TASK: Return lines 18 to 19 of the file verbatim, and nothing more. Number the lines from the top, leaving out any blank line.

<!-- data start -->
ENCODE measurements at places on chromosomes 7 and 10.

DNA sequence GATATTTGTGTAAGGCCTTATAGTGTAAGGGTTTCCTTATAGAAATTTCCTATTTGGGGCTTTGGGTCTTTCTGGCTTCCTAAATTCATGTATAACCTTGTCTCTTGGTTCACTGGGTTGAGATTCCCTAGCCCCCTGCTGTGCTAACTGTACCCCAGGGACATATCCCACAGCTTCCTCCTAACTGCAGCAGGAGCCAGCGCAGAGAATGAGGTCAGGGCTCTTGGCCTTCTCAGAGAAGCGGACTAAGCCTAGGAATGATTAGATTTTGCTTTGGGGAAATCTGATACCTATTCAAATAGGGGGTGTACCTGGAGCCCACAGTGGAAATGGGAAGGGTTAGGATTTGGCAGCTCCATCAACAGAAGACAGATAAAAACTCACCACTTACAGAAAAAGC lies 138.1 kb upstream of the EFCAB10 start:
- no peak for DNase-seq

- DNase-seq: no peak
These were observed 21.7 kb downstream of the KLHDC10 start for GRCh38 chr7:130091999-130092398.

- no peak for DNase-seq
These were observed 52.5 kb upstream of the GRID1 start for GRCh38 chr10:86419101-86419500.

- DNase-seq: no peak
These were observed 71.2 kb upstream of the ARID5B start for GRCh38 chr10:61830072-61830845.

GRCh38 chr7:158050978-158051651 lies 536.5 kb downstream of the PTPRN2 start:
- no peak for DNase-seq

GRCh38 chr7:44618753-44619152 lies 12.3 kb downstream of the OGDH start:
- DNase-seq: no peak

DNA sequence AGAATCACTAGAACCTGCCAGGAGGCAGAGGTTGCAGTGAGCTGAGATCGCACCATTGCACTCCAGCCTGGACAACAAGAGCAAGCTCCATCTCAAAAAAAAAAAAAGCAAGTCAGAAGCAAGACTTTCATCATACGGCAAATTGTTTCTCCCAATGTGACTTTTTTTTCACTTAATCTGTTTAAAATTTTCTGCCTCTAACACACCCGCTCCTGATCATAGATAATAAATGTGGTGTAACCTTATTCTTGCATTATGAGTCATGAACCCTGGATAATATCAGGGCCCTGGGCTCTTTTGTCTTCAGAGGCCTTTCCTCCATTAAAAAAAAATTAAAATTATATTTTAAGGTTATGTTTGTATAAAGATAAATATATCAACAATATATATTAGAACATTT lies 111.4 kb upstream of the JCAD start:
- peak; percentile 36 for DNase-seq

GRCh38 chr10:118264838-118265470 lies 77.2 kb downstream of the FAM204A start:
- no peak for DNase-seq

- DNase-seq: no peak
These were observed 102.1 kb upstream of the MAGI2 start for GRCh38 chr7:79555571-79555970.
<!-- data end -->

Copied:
- DNase-seq: no peak
These were observed 102.1 kb upstream of the MAGI2 start for GRCh38 chr7:79555571-79555970.